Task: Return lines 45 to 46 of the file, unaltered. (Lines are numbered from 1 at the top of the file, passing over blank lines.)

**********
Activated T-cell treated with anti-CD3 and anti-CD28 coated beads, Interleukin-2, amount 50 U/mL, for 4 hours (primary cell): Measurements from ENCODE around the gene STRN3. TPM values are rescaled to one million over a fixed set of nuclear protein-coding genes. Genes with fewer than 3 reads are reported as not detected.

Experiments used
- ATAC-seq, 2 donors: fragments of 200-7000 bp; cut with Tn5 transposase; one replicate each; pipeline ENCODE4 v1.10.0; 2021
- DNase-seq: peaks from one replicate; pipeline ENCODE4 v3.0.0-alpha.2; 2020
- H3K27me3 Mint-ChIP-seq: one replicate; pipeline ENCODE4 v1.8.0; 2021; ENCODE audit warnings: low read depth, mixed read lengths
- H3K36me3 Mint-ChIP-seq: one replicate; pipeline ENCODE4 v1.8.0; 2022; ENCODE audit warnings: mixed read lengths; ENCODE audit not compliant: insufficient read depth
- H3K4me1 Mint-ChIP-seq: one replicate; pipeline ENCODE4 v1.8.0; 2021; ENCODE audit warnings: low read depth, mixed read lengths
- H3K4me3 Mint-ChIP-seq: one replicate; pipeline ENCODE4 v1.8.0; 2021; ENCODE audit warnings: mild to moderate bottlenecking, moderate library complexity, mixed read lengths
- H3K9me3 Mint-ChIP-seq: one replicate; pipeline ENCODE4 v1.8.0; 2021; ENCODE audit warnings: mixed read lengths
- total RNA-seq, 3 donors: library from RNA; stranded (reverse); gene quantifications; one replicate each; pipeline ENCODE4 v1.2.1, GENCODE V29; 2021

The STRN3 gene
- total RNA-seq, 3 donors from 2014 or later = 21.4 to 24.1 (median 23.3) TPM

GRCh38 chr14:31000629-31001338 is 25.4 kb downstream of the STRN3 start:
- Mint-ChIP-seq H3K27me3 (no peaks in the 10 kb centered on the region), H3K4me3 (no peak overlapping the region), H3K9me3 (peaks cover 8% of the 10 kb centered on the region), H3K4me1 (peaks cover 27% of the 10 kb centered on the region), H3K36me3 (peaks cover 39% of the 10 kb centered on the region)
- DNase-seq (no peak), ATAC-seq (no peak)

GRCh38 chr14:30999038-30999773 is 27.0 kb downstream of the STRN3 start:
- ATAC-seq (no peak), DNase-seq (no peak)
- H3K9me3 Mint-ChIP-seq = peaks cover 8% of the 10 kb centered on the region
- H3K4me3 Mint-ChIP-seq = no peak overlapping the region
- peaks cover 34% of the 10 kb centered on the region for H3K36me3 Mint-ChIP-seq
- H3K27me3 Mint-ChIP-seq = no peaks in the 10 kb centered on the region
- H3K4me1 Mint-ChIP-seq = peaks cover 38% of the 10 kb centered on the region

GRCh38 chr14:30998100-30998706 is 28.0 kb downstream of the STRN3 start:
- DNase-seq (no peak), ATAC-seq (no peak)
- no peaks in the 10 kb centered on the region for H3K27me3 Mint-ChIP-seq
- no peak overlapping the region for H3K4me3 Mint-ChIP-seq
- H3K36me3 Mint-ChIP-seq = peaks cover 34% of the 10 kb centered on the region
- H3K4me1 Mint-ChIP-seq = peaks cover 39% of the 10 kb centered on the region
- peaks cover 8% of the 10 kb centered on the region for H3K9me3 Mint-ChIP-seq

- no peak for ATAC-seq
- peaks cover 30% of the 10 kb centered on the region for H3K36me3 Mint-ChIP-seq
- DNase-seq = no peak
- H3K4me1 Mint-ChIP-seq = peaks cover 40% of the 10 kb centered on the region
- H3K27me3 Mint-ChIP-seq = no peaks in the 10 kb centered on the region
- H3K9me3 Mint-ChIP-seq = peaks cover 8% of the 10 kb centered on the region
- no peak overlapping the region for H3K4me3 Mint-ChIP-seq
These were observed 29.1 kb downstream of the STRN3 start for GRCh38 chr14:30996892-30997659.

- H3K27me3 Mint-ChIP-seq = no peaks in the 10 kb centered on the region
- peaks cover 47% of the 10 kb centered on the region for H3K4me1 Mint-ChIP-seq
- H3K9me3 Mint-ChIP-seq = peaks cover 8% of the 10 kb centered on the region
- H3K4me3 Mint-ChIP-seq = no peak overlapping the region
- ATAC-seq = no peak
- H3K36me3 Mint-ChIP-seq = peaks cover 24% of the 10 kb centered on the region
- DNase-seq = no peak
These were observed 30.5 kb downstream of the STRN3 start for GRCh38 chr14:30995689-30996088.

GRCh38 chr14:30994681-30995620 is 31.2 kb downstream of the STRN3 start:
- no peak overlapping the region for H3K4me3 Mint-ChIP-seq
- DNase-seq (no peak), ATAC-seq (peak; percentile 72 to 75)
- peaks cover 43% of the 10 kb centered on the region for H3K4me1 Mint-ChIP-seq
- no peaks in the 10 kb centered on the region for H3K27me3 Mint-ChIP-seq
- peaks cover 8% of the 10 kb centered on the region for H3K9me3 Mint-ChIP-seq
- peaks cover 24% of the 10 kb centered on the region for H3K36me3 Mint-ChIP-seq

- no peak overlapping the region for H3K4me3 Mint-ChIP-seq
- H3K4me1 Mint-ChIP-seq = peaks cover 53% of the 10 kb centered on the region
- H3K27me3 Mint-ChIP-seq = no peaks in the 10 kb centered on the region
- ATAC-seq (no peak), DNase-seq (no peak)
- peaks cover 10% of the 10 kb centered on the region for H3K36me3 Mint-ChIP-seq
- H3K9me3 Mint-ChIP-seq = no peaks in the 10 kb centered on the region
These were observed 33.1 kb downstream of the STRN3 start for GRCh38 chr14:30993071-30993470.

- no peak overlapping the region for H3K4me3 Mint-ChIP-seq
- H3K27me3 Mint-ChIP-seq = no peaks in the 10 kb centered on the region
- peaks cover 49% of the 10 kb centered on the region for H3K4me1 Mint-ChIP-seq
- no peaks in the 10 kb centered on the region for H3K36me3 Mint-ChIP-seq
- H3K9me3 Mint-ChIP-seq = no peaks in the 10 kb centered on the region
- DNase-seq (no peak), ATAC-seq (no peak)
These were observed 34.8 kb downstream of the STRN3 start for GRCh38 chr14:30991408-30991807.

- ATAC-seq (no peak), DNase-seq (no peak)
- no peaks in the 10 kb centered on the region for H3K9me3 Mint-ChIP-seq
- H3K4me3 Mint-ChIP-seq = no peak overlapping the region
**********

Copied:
These were observed 30.5 kb downstream of the STRN3 start for GRCh38 chr14:30995689-30996088.

GRCh38 chr14:30994681-30995620 is 31.2 kb downstream of the STRN3 start: